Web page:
THIS LITTLE ROUTER fits the bill for an unobtrusive, competent and cheap wireless router that is placed in a corner and then forgotten. This router was the smallest of the nine that we tested, but that did not mean it performed badly. The standard assortment of four LAN, one WAN and the power port just about fit on the back panel, and the dark grey and black color scheme makes this router blend nicely into a dark corner.
The Web interface is easy enough to use, though Netgear and Dlink outdid it aesthetically. The feature set is absolutely standard, with no extra features. This is not necessarily a bad thing, since the target audience is unlike to want multiple SSIDs, and advanced VLAN features. All the features that home users need, including port forwarding, WPA2 security and the like, are present. The blank password is a slight security issue though, and we'd like the router to prompt us to change the password the first time it's setup. It does ask, but since you can just leave the password blank and continue, it's not the best design.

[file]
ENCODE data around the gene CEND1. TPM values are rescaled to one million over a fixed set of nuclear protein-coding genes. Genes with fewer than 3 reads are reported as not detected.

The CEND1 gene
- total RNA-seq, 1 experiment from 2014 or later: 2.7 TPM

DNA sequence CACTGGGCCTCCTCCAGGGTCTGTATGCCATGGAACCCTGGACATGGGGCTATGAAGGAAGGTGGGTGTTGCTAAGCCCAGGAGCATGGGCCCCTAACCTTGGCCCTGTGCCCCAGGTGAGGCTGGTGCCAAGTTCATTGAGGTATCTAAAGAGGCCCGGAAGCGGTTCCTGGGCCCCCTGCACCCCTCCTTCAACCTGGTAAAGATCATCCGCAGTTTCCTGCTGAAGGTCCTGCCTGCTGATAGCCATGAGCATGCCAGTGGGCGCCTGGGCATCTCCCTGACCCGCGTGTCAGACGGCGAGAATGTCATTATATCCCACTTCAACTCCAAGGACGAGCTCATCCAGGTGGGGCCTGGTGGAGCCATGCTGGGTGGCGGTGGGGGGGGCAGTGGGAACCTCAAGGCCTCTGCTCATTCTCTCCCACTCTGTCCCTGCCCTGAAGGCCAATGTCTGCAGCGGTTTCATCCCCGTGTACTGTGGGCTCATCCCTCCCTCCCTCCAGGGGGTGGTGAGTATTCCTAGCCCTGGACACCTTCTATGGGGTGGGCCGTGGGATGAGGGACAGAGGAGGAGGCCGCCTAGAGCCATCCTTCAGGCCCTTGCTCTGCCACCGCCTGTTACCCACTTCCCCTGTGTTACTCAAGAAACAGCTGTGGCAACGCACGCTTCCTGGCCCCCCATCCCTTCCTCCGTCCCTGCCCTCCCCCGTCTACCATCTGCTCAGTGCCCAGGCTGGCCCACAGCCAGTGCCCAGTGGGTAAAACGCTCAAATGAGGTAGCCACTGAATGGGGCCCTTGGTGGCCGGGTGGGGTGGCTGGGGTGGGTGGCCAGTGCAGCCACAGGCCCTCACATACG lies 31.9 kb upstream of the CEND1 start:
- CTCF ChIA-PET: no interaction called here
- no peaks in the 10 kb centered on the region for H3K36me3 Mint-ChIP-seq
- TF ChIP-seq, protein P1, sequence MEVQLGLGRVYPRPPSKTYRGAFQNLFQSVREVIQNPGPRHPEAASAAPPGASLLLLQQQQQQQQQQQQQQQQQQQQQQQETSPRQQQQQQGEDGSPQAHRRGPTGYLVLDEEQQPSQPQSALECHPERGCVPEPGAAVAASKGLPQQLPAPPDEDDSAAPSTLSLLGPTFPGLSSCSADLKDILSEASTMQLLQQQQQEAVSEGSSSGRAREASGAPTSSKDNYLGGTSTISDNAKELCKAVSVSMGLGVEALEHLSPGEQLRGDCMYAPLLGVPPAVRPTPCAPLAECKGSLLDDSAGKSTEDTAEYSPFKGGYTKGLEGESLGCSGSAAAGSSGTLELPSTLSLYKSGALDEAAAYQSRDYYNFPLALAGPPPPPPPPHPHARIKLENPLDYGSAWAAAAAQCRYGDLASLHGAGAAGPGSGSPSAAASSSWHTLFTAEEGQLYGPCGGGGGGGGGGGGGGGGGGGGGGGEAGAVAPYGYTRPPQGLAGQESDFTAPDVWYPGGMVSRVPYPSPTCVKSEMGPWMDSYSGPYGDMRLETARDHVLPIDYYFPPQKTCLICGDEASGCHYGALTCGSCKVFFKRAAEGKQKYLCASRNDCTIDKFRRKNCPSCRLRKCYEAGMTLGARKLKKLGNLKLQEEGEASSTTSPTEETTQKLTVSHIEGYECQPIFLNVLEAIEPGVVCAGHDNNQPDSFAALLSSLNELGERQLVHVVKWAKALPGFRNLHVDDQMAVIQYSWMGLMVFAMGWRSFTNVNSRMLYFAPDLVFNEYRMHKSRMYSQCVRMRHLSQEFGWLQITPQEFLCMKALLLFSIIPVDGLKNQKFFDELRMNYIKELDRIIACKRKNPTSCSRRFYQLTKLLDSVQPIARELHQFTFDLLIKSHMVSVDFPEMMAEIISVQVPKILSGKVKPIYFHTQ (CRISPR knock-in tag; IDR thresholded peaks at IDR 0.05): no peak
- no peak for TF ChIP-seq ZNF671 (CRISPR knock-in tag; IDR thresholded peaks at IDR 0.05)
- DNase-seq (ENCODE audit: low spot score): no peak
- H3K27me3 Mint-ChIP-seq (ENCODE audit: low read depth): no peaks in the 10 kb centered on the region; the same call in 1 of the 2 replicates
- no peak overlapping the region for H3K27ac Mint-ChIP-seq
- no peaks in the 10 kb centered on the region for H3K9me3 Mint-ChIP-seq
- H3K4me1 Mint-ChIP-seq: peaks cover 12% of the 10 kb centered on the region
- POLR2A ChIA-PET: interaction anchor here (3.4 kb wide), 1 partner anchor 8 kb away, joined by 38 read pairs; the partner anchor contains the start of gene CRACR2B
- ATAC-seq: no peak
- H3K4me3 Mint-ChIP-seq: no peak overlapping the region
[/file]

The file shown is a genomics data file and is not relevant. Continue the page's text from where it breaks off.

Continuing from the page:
The router did very well in our performance tests. It does not support draft-N, but the 802.11 G performance was solid, topping out at 11.1 Mbps for data transfer between two clients placed ten feet away from the router. This was good, but more impressive was the performance at a distance. Forty feet from the router, with walls in between, this little router averaged 4 Mbps. This was the second best result in the shootout, and the router that won this test, the Zyxel NBG-334SH, had a much bigger antenna, and costs nearly twice as much as the Belkin. It did take a bit of hit with WPA2 security enabled, with the performance dropping by about twenty percent, but that was the only flaw in an otherwise stellar performance. The low price adds the icing, and Belkin takes a worthy second place in our shootout.